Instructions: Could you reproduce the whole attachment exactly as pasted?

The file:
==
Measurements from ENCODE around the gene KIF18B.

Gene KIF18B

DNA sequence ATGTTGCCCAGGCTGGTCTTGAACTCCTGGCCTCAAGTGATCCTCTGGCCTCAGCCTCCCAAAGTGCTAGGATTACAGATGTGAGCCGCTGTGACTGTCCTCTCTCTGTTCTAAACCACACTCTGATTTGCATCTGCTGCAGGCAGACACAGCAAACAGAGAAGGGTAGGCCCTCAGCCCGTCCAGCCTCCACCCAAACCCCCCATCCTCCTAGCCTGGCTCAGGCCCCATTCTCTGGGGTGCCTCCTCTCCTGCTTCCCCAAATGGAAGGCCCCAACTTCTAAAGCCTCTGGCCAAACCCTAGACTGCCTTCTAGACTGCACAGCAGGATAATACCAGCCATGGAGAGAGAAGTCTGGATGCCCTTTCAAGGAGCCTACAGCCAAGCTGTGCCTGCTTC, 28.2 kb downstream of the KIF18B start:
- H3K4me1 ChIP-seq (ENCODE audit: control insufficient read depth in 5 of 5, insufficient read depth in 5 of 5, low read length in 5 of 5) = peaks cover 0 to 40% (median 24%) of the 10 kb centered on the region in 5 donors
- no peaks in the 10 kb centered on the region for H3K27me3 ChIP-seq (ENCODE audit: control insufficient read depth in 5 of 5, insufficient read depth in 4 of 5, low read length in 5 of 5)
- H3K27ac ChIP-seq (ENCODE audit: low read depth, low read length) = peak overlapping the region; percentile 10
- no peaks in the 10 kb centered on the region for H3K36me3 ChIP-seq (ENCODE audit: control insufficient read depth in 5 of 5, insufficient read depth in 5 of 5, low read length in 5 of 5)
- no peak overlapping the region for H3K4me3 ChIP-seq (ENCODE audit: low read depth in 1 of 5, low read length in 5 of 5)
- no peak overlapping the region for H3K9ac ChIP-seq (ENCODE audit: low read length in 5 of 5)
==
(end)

Measurements from ENCODE around the gene KIF18B.

Gene KIF18B

DNA sequence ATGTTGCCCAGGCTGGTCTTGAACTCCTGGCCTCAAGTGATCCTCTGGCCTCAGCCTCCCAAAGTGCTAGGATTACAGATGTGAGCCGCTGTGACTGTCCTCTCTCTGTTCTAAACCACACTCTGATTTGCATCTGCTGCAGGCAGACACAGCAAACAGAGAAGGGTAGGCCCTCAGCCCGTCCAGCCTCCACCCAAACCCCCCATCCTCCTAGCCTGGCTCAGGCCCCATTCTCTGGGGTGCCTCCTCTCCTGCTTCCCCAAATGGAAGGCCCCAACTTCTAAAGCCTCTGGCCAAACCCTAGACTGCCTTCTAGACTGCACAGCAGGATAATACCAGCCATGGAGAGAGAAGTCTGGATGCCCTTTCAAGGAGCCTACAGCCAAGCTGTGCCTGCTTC, 28.2 kb downstream of the KIF18B start:
- H3K4me1 ChIP-seq (ENCODE audit: control insufficient read depth in 5 of 5, insufficient read depth in 5 of 5, low read length in 5 of 5) = peaks cover 0 to 40% (median 24%) of the 10 kb centered on the region in 5 donors
- no peaks in the 10 kb centered on the region for H3K27me3 ChIP-seq (ENCODE audit: control insufficient read depth in 5 of 5, insufficient read depth in 4 of 5, low read length in 5 of 5)
- H3K27ac ChIP-seq (ENCODE audit: low read depth, low read length) = peak overlapping the region; percentile 10
- no peaks in the 10 kb centered on the region for H3K36me3 ChIP-seq (ENCODE audit: control insufficient read depth in 5 of 5, insufficient read depth in 5 of 5, low read length in 5 of 5)
- no peak overlapping the region for H3K4me3 ChIP-seq (ENCODE audit: low read depth in 1 of 5, low read length in 5 of 5)
- no peak overlapping the region for H3K9ac ChIP-seq (ENCODE audit: low read length in 5 of 5)